• Build an VDEM-recommended emergency kit with extra batteries, food, water, prescriptions etc. 
  • Locate copies of your insurance policy.
  • Have family and emergency contact information available.
  • Get extra cash. In a power outage, ATMs may not be working.
  • Have a home inventory.
Protect Your Home
  • Locate your home insurance documents and policy number, as well as contact information for your local agent.
  • Prepare the outside of your home for cold weather.
  • Learn how to protect pipes from freezing and what to do if you think you already have a frozen pipe.
  • Have working smoke and carbon monoxide detectors.
  • Avoid using candles. If necessary, keep them at least 3 feet away from children, pets and anything flammable.
  • Emergency Heating Equipment
    • Wood or coal-burning stove, electric or kerosene heaters are heat safe when used correctly.  
    • Stoves must be properly vented and in good working order. Dispose of ashes safely. Keep a supply of wood or coal on hand. 
    • Electric space heaters must be UL certified. Plug a heater directly into the wall and avoid using an extension cord. Unplug it when it is not in use.  Use a kerosene heater only if permitted by law in your area; check with your local fire department.
    • Use only the correct fuel for your unit. Properly ventilate the area. Refuel the unit outdoors only, and only when the unit is cool. Follow all the manufacturer's instructions.
    • Have your fireplace/wood stove inspected annually and well maintained. It should be properly vented and in good working order. Dispose of ashes safely in a metal container and wait until cool to throw away.
    • Know what an ice dam is and what to do if you have one on your roof. 
Have a Plan for Your Pets
  • Have extra pet food and water on hand plus any necessary medications.
  • Make sure your pets are current on their vaccinations.
  • Have a current picture on your phone.
  • Make sure your pet is wearing a collar with identification and have a leash on hand.
  • Have properly sized pet carriers.
  • Have a place to take your pet – kennels, veterinary clinics and the homes of friends and relatives are all places you can take your pet in an emergency.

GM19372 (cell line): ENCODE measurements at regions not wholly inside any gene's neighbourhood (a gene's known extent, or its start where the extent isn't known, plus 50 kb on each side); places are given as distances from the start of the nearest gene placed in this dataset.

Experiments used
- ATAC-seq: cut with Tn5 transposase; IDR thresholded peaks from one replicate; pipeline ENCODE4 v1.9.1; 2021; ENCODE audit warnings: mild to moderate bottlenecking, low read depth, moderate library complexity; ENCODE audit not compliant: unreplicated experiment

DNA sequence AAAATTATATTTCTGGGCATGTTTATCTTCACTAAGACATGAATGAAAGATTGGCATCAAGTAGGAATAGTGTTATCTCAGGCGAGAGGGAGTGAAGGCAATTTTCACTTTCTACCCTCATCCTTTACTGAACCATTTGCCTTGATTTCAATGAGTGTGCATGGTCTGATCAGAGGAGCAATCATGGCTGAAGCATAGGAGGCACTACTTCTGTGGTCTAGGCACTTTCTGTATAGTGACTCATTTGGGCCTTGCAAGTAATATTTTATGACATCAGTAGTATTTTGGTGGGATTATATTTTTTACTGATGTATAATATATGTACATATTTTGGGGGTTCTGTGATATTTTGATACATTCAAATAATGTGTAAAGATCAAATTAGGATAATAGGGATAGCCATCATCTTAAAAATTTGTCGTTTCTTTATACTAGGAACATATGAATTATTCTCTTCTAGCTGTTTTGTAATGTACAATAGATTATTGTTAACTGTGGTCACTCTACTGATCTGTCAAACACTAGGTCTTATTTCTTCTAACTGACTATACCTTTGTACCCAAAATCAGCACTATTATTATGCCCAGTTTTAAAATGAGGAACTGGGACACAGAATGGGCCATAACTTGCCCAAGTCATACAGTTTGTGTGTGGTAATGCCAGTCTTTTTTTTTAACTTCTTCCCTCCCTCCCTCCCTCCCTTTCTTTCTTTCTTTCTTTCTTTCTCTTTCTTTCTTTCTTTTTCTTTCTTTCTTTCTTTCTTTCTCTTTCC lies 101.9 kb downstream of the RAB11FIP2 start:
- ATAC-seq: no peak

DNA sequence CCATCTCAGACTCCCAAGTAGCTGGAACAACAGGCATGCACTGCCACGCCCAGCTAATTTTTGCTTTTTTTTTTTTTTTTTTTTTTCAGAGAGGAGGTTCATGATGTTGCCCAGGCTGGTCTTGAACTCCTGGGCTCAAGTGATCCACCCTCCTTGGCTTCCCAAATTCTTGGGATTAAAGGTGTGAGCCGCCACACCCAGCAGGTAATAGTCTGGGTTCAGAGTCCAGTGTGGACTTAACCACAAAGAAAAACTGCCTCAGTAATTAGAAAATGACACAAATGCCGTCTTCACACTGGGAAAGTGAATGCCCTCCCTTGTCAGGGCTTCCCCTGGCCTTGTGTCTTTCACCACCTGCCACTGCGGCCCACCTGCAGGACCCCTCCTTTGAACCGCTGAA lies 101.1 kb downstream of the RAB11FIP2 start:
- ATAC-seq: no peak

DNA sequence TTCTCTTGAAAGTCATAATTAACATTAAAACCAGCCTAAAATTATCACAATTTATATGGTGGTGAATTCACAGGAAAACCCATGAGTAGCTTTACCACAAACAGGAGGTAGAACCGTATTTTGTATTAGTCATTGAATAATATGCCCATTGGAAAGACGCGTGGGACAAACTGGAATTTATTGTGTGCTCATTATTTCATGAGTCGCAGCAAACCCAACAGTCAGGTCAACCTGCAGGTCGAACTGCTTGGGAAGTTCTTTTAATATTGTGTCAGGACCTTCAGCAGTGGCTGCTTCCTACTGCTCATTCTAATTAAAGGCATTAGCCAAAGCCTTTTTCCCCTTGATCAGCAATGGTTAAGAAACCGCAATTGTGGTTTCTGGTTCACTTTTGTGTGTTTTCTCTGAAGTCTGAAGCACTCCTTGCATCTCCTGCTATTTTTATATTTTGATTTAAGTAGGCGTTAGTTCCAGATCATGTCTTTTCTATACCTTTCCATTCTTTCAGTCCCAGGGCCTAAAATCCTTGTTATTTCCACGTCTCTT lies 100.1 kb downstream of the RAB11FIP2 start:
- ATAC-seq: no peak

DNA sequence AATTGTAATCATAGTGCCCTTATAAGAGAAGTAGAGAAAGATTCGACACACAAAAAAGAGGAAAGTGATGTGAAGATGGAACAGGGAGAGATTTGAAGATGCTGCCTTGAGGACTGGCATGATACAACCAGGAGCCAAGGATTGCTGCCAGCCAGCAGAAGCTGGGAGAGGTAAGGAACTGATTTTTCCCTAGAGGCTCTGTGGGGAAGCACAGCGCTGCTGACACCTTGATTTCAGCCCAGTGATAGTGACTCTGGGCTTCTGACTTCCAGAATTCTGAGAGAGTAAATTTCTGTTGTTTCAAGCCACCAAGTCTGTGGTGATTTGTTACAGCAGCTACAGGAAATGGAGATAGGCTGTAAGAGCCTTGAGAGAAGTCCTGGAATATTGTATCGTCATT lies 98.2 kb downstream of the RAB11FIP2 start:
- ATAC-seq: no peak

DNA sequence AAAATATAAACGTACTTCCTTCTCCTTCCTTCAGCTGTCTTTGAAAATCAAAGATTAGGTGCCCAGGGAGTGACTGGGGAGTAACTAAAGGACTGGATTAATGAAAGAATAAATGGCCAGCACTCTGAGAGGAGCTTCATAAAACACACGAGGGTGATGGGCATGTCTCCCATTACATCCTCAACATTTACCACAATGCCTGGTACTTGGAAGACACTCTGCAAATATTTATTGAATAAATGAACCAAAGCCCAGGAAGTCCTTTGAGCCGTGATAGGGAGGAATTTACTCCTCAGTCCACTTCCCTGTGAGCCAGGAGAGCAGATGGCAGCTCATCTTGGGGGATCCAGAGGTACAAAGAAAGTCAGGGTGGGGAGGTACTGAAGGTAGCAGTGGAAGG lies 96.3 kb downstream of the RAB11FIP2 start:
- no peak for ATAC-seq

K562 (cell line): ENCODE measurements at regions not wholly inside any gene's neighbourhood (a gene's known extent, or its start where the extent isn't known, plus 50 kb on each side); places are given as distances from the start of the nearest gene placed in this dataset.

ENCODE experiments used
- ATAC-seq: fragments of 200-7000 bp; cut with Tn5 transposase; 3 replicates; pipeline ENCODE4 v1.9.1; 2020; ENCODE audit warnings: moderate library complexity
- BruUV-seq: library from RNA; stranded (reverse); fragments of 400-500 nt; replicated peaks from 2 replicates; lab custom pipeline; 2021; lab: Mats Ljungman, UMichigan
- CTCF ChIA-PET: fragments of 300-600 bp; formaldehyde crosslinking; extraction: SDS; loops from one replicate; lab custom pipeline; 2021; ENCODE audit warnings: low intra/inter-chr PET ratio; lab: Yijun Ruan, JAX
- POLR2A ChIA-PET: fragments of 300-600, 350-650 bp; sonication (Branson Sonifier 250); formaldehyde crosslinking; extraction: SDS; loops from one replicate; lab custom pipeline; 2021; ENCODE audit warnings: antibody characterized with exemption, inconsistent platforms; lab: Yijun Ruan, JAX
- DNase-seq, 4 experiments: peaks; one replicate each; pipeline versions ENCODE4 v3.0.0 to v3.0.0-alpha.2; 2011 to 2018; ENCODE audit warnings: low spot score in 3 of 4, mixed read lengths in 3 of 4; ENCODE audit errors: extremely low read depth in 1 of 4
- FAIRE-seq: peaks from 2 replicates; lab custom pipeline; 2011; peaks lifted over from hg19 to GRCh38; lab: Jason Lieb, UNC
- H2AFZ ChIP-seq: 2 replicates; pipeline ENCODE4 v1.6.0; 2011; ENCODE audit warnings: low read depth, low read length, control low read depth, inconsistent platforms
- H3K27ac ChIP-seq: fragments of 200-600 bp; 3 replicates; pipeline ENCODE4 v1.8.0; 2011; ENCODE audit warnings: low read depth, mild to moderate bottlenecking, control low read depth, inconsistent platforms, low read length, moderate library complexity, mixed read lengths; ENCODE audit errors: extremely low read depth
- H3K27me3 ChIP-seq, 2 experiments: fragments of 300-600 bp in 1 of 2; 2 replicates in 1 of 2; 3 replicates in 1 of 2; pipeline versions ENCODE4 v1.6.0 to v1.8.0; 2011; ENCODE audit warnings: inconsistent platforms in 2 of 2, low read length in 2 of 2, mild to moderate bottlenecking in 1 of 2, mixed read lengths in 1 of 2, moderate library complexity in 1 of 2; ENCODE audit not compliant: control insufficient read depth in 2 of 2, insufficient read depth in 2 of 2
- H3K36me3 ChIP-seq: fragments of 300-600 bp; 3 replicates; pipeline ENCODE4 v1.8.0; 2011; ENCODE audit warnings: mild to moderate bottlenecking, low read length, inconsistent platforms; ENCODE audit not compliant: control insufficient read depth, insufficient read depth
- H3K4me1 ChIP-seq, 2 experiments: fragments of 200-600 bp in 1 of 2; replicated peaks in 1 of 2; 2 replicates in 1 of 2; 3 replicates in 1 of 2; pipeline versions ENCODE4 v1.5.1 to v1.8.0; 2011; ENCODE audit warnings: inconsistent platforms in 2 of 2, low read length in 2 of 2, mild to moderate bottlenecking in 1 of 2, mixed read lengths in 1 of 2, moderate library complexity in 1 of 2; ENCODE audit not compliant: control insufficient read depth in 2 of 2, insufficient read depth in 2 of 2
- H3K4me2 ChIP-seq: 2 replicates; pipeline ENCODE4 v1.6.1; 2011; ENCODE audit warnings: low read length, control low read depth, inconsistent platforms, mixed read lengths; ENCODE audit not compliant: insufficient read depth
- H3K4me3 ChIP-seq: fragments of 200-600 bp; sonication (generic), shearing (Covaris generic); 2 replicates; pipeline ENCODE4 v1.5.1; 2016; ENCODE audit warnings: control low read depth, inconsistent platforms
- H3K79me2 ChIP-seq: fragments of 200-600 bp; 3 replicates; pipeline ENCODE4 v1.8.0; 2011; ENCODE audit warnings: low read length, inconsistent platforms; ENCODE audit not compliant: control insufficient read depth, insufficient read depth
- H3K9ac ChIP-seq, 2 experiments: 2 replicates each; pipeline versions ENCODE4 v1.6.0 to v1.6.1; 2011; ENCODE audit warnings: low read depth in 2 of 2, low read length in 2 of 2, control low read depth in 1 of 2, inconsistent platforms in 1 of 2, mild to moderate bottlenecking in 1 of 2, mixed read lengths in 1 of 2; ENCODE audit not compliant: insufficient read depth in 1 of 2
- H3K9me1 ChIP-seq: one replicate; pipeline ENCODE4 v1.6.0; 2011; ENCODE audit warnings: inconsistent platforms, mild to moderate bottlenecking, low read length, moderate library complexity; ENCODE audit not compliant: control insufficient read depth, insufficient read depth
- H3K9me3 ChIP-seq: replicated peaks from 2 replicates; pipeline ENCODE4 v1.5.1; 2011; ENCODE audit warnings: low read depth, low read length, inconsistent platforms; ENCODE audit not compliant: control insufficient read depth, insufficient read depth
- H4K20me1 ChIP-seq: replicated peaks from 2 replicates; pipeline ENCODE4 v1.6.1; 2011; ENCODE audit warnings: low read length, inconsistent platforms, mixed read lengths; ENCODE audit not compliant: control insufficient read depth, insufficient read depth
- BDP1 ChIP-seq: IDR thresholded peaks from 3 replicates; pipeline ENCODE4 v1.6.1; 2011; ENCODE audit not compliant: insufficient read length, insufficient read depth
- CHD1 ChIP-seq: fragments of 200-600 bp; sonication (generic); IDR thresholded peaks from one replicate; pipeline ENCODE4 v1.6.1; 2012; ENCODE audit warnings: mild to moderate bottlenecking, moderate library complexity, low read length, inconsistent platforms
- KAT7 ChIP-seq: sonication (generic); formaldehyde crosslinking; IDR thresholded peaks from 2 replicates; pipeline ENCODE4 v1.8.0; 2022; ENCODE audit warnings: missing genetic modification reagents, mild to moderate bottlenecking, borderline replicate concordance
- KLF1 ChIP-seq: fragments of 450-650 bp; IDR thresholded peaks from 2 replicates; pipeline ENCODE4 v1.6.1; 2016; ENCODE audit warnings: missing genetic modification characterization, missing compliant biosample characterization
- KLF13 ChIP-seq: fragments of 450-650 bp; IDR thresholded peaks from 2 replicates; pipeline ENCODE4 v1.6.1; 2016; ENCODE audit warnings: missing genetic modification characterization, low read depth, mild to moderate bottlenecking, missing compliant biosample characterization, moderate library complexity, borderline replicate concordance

• Find a pet-friendly motel:
After a Winter Weather Event

After any severe storm, there could be damage, including downed trees on property , power outages, broken glass and more.

  • Check on elderly or disabled neighbors and relatives.
  • Remove snow and ice properly to prevent slips and falls around your home or business.
  • Clear your neighborhood fire hydrants.

  • Avoid overexertion, such as shoveling heavy snow, pushing a vehicle, or walking in deep snow. The strain from the cold and the hard labor may cause a heart attack. Sweating could lead to a chill and hypothermia.
  • Inspect your home for damage and take pictures.
  • Be careful walking around damaged areas in your home.
  • If you have damage, contact your independent agent or our 24/7 Claims Hotline 877-968-7252.

shoveling snow



Winter driver cartoon

Not only can you not see well like this, you will send dangerous snow and ice bombs on to drivers behind you. 


wazeWaze, the navigation app, developed a new "hazard" to report unplowed roads and black ice after VDOT suggested it might be helpful to drivers. This is really handy for side roads and communities. Just tap on “Hazards -> Weather -> Unplowed Road” etc. As a Waze for Cities Data partner, VDOT plans to monitor reports coming in from Wazers and those who are simply shoveling their driveways and sidewalks this winter and determine how they can incorporate this data into their operations for the following winter.

Just don't report this while you're driving. You can also report a road issue at: 1-800-367-7623 (FOR-ROAD). For life-threatening emergencies, please dial 911.